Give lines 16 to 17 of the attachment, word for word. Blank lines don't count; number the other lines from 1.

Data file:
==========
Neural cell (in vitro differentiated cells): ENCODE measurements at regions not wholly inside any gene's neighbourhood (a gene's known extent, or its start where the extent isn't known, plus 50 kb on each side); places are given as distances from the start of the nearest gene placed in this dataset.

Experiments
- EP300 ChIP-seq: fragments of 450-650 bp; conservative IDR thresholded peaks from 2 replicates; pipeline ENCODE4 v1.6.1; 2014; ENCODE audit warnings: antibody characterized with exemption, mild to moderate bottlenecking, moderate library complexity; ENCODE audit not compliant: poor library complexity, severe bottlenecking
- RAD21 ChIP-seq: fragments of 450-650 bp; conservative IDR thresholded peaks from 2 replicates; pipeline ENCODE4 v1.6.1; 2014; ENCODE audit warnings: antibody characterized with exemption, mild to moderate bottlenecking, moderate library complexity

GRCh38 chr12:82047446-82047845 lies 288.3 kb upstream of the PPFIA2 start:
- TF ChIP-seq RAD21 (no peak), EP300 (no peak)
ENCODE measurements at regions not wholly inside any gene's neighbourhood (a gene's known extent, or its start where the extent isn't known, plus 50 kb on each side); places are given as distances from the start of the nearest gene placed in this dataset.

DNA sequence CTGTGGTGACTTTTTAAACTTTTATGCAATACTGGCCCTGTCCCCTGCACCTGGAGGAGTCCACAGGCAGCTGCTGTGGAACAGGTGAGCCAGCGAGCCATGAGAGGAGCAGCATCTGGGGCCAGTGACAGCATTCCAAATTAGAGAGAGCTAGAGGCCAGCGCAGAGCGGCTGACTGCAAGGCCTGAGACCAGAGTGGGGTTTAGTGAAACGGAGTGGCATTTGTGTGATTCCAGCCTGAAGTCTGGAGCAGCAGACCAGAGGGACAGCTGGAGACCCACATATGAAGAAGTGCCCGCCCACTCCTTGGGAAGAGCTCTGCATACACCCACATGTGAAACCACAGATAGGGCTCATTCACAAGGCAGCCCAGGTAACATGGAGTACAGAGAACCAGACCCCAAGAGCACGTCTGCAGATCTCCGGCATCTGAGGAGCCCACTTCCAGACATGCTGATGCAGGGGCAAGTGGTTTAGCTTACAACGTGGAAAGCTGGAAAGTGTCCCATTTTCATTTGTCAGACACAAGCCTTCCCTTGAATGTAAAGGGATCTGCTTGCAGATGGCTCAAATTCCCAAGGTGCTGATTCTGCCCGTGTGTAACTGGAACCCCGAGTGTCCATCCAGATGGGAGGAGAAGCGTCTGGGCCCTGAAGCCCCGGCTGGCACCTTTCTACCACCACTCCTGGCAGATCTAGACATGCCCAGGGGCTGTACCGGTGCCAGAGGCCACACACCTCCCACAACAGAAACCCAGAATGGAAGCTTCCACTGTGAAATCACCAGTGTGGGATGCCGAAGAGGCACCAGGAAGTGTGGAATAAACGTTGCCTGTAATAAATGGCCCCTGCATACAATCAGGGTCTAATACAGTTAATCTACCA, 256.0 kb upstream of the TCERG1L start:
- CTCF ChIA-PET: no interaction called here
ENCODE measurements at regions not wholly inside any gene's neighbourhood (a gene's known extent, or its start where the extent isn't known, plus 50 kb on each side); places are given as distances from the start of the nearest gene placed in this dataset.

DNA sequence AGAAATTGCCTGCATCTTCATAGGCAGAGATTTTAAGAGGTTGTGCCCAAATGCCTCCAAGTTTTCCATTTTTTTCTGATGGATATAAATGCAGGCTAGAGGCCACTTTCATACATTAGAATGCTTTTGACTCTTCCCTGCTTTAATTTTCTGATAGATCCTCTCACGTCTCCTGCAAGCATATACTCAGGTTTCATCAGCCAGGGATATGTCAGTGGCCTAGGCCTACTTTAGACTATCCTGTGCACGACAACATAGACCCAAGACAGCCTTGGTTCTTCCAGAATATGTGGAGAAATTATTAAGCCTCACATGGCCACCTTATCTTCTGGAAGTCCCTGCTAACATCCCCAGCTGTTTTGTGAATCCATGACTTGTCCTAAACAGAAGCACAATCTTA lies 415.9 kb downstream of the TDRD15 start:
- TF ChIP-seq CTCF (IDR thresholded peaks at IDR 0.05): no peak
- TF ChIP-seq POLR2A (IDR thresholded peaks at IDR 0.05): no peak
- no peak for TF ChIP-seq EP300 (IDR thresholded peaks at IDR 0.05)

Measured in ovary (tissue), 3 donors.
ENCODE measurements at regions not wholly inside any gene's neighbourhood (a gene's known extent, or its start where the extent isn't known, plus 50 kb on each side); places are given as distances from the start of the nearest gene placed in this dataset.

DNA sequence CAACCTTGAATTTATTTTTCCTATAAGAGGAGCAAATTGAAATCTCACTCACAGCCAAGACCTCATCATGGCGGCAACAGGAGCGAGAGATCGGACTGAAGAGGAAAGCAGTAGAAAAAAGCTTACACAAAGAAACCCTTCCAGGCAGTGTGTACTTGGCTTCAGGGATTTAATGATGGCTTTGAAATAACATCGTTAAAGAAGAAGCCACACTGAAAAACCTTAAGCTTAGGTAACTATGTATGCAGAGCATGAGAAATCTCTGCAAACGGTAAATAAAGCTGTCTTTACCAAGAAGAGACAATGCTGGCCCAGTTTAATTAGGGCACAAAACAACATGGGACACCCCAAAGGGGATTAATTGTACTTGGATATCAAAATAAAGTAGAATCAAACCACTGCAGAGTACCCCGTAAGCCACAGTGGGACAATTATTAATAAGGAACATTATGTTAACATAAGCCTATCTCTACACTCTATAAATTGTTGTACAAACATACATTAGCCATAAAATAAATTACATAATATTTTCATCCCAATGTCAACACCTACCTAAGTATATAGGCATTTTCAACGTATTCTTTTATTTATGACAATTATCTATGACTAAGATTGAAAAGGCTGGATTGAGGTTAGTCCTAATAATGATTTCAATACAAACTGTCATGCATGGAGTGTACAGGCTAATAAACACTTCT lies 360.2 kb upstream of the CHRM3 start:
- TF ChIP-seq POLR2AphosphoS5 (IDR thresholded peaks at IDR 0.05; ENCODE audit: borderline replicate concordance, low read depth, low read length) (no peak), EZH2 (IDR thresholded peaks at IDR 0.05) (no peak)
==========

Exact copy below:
ENCODE measurements at regions not wholly inside any gene's neighbourhood (a gene's known extent, or its start where the extent isn't known, plus 50 kb on each side); places are given as distances from the start of the nearest gene placed in this dataset.

DNA sequence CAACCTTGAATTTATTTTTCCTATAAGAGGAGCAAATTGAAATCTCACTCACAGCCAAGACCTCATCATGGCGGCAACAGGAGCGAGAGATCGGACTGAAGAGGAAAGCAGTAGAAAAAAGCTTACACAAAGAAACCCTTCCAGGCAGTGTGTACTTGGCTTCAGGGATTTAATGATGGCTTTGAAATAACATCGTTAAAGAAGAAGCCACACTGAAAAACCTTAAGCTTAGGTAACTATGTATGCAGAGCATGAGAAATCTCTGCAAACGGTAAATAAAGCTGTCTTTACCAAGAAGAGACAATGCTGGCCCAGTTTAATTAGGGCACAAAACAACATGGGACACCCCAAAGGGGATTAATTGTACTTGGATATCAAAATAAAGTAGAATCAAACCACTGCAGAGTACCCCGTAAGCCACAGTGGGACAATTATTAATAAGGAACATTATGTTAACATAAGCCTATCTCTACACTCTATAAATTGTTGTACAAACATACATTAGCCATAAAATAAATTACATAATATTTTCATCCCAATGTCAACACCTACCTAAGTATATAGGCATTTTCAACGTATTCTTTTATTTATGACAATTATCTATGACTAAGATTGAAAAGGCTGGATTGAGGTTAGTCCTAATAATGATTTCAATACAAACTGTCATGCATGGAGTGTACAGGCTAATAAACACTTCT lies 360.2 kb upstream of the CHRM3 start: